On top of that the battery life of palmtops and especially laptops is really too limited for book reading. Back when I had a black-and-white Palm (5000 and later V and Handspring Edge) the battery would last for a couple of weeks of a few hours a day of reading. With today’s color LCD technology, though, I’m lucky to get eight hours and six is typical. Six hours is not even one trip across the US on a plane unless it’s direct. I often bring paperbacks purely because I know the battery won’t make it, even though the Palm is otherwise superior given that it has a library of about 80 books in it; I will never run out of reading material on a trip (and be forced to buy something lousy at the airport shop).

    To me the current generation of e-ink based readers bring back the weeks between recharging I loved with my original Palm devices, and provide the best electronic screen ever created for reading — it’s not quite paper, but it’s pretty darn good.

    I skipped the Sony device, which certainly has it over the Kindle in price and form, largely because it was highly limited in terms of formats it could take. That need not be a killer; I have tons of eReader documents on the Palm. Unfortunately the Sony book store had very few titles I was interested in. I compare that to the e-book title availability on the Palm and there is just no contest.

    Amazon brings all of the major publishers to their Kindle party, something no e-book before has offered. Even right out the door it has almost as many e-books as the largest PDA vendor, and far more than all other dedicated readers. The book selections are good, too. Needing some titles to start fiddling with the book I went browsing for both current titles and back-catalog titles. I found almost all of what I was looking for. New title availability is far superior to any other e-book store I have ever seen.

    The extra-base hit compared to previous e-book readers is the wireless access. With that I effectively have access to tens of thousands of books with only a few keypresses almost anywhere, brought to the device in a minute or two. The convenience and accessibility that brings are second to none. Compare the ease of getting a new book with the Kindle versus all previous technologies. With the exception of the Rocketbook (with its built-in analog modem) you were SOL if you weren’t near your PC. This, and push of dailies and periodicals, are very big features.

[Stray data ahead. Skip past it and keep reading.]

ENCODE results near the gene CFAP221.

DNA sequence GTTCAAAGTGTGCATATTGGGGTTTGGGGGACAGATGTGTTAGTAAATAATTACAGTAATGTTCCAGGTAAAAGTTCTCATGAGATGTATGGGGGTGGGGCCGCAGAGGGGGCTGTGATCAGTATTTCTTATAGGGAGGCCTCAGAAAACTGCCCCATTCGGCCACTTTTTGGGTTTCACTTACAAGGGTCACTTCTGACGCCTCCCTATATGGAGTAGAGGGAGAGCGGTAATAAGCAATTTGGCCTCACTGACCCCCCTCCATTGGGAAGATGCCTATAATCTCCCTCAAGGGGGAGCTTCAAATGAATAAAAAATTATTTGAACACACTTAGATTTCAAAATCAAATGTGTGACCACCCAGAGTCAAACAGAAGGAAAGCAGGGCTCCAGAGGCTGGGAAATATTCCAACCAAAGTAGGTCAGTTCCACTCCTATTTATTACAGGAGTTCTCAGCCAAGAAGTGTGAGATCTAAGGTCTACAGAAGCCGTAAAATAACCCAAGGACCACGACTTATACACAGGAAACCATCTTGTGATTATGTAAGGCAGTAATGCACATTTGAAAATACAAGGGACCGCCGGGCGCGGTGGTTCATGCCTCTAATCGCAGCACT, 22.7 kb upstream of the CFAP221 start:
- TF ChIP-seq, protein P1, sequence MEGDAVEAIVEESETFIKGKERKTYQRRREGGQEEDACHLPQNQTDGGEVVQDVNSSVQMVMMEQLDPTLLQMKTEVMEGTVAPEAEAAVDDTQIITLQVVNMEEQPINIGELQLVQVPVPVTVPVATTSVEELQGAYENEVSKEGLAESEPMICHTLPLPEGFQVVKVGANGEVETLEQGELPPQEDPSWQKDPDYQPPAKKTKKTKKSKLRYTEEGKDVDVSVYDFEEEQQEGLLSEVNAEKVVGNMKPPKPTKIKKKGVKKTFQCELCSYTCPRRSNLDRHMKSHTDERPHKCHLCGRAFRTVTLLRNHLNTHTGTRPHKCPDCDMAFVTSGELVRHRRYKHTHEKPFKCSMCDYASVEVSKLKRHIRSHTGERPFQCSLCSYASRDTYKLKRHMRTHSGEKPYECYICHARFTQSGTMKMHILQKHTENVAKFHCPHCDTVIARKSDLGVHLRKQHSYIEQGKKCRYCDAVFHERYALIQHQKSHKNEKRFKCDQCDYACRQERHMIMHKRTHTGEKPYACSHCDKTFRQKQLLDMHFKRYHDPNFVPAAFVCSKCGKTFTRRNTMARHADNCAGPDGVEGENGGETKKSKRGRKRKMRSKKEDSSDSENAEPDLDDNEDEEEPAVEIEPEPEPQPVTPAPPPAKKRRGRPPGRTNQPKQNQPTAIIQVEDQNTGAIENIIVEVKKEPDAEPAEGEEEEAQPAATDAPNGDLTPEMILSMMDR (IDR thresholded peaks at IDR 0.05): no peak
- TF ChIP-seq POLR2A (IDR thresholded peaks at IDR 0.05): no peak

You raise some good points, and yet as I’ve said there are reasons that the device is at least somewhat appealing now It’s definitely not mainstream technology yet, but I think it has just defined the playing field whereas previous attempts were rather haphazard.

    As for the future: They’ll make it look better. Color e-ink will be available. It will be faster, handle more formats. I expect subsidized readers within five years, although the actual cost of the device ought to hit $100 within two or three years anyway. These and other rough spots are sure to be smoothed out in the coming years. Many of the problems are A Simple Matter Of Software, not expensive to fix.

    I bought this thing primarily because I want to play with it, see how well it works in the real world. But it would have to be a lot worse than various reviews suggest for me not to prefer it over reading on the Palm, and it sure will be nice to have something that works on longer trips without frequent charging so I don’t have to lug books around.

    YMMV, but people have panned all kinds of technologies that turned out to be long-term hits. Remember the Rio? We’re still in roughly that time-frame in the e-book reader world. Lots of things are yet to come.

  2. Pingback: On the reaction to Amazon’s Kindle

  3. JoeDuck says:

    Jim thanks for that very thoughtfully detailed post. At $100 and more of a discount for the fact the publishers don’t need to spill any ink, I can see the economics of this changing considerably. I’m not convinced Amazon would be the key beneficiary of that change though, especially given that they have set the price bar very high here and are unlikely to “devalue” the device anytime soon.